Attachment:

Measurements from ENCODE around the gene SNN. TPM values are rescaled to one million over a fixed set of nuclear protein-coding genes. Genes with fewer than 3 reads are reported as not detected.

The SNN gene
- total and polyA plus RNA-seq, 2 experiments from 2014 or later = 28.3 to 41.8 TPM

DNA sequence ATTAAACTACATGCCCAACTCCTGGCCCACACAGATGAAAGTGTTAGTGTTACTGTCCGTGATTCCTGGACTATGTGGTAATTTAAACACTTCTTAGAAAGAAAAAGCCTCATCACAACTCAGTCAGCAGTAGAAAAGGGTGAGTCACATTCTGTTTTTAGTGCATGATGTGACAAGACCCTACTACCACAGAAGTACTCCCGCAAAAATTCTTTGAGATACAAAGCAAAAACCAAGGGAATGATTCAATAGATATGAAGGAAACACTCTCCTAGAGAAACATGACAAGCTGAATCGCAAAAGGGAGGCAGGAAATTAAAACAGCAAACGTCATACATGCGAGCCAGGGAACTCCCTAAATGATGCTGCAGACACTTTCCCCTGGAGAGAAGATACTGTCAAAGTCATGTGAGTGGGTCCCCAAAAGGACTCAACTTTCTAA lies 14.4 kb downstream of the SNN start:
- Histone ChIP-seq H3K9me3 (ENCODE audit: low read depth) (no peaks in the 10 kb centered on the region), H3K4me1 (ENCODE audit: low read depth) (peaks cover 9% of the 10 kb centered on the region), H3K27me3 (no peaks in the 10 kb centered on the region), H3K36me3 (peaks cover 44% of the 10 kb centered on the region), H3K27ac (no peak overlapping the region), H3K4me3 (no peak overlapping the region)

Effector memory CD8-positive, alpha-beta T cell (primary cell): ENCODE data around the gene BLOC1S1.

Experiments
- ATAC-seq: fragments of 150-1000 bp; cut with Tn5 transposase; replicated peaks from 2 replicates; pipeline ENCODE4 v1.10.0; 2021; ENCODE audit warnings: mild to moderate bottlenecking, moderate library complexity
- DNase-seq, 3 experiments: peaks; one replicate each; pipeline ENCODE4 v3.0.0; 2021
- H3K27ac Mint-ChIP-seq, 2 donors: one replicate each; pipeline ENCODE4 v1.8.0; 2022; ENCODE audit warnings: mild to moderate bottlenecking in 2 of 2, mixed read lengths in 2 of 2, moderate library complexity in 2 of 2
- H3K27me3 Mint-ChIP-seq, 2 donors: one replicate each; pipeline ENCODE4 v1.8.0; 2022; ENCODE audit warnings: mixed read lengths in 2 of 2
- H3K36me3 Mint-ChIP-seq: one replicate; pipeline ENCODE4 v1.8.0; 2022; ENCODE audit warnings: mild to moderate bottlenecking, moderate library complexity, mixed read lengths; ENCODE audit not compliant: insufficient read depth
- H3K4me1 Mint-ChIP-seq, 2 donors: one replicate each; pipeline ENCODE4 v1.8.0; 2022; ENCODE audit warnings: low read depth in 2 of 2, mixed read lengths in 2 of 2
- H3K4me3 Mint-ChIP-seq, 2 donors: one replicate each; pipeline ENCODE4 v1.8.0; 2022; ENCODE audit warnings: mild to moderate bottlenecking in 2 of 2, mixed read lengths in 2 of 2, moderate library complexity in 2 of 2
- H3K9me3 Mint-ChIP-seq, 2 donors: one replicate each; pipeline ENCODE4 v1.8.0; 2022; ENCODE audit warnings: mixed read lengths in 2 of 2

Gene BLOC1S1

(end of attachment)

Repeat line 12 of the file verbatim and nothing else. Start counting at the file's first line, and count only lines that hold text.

- H3K36me3 Mint-ChIP-seq: one replicate; pipeline ENCODE4 v1.8.0; 2022; ENCODE audit warnings: mild to moderate bottlenecking, moderate library complexity, mixed read lengths; ENCODE audit not compliant: insufficient read depth